Sometimes, an octopus is so displeased with its fish partner that it demonstrates its ire by suddenly punching the later in the head. But sometimes octopuses punch fishes for no reason at all -- indicating that they did it simply because they wanted to. This analysis was published in "Ecology", which documents octopuses punching fish during collaborative feeding sessions.
There are times when octopuses team up with fish to find food. The hunt together since the collaboration helps them to cover more area, increasing the chances of catching prey.
Analysing collaborative feeding sessions, researchers found that octopuses were punching fishes to prevent exploitation and to ensure collaboration. But there were many instances where the eight-armed animal lashed out at fishes for no reason at all.
Its victims included the following fishes -- Tailspot squirrelfish, black tip, yellow-saddle, and Red Sea goatfishes.
Although the researchers did not completely understand the punching process, they did find that it serves an important aspect in studying how species interact with each other.
"...When big blue octopuses (Octopus cyanea), also known as day octopuses, are displeased with their fish partners, they demonstrate their ire by suddenly punching the fish in the head," a report in Live Science said.
The eight-armed animal use "a swift, explosive motion with one arm," in an attack "which we refer to as punching", the report quoted study authors.
Octopuses punch fishes. YES. OCTOPUSES. PUNCH. FISHES!!
Our new paper is out on @ESAEcology, showing that octos express this behavior during collaborative hunting with other fishes. This was probably the most fun I had writing a paper. Ever! (small )https://t.co/Vwg9BoaSUo pic.twitter.com/PIYuVXpM9t
— Eduardo Sampaio (@OctoEduardo) December 18, 2020
"I laughed out loud, and almost choked on my own regulator," Eduardo Sampaio, the lead study author and PhD student at the University of Lisbon and the Max Planck Institute of Animal Behavior, said.
"But I still marveled at it every time I saw it," he told Live Science in an email.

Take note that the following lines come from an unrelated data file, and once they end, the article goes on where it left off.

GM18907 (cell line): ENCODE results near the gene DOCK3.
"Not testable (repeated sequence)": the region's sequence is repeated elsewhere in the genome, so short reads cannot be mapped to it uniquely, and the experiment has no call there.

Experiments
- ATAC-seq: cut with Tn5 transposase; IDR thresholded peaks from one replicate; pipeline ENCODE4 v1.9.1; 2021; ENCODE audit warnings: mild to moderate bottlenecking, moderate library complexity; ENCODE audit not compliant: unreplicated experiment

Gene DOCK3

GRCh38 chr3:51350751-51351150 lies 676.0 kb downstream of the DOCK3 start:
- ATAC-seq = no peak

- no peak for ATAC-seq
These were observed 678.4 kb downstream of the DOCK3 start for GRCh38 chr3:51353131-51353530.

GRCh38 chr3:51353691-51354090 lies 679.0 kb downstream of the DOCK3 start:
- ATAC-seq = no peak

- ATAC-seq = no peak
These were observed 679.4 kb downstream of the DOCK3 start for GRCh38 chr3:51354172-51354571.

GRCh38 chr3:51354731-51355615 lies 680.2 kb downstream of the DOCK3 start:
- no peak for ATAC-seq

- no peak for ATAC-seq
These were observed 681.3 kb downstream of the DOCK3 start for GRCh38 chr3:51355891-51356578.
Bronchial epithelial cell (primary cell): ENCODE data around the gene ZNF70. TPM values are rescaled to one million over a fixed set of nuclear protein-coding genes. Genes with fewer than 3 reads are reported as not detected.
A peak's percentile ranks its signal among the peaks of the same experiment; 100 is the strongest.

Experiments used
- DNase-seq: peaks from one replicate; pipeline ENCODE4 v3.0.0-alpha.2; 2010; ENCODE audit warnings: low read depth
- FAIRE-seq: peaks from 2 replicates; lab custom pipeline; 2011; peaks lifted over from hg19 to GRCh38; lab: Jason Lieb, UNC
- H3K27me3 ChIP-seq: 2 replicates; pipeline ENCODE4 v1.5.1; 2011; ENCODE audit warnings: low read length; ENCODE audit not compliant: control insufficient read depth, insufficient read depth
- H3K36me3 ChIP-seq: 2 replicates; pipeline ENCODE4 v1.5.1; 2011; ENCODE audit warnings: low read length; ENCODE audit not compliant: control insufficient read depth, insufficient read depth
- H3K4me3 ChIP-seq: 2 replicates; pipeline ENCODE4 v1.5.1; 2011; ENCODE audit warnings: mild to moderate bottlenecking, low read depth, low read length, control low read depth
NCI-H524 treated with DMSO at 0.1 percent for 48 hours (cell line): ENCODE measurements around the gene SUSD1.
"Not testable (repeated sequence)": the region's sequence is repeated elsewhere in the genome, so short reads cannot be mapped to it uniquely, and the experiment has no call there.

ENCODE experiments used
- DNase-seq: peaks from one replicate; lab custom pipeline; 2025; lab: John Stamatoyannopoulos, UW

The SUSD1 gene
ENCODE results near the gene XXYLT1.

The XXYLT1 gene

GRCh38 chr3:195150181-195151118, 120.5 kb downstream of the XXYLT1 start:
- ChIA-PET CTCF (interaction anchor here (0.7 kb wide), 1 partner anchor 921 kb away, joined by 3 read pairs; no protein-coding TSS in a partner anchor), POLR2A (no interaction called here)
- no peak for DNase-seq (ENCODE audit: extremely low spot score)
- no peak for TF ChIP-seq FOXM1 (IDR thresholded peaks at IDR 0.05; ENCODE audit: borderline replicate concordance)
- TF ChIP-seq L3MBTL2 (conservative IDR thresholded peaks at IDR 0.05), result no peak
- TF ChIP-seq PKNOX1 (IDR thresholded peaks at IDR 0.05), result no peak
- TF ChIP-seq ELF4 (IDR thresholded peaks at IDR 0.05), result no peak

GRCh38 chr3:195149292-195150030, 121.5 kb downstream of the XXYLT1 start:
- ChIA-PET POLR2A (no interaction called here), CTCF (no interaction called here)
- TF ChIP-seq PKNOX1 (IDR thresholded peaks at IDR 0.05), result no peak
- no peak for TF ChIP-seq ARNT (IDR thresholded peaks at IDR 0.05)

PARTNERS, AND NOT FRIENDS
Sometimes, fishes and octopuses work together for more than an hour, scouting different locations.
"Octopuses pursue prey that dart around rocks and into tight spaces in the reef, while bottom-feeding fish such as the yellow-saddle goatfish [Parupeneus cyclostomus] scour the seafloor, and other fish species patrol the water column," the study said.
However, these partnerships don't always work out well for the fish. Researchers observed eight distinct incidents while diving in Eilat, Israel, and in El Quseir, Egypt, between 2018 and 2019. They witnessed octopuses suddenly punching out their supposed partners, the report said.
"The fish would get pushed to the edge of the group, or would actually leave the group. Sometimes after a while, it would return, other times it would not return at all. The octopus would leave the fish alone after displacing it," the author said.
BUT WHY DO OCTOPUSES PUNCH FISHES?
Researchers said that the participants in the collaboration are looking out for each other's best interests and it is possible that an octopus might be more productive while working alone -- "One possibility could be that these negative acts, while harmful to the fish, in the end, cost the octopus less energy than cooperation would."
"If opportunity knocks, alliances may be discarded, and the octopus will look out for itself," Sampaio explained.
He said, "Despite collaborating, each partner will always try to maximize its benefits...In the cases where prey is readily available, the octopus seems to use 'punching' as a way to control the partner's behaviour in a self-serving way," literally knocking aside the competition to steal a tempting meal.
Scientists even recorded events where it wasn't immediately evident how the octopus benefited by punching the fish.
"One possibility could be that these negative acts, while harmful to the fish, in the end, cost the octopus less energy than cooperation would. Punching could also be punishment so that the fish would then be a better partner in future collaborations," Samapio said.
However, these explanations are speculative. Researchers need to look at many more octopus-vs-fish knockouts to unravel what motivates an octopus to throw the first punch.
"We suspect that the main reason is related to prey opportunities, of course, because that is also the reason why these groups naturally form in the first place, given the complementary hunting strategies of the partners," the study author said.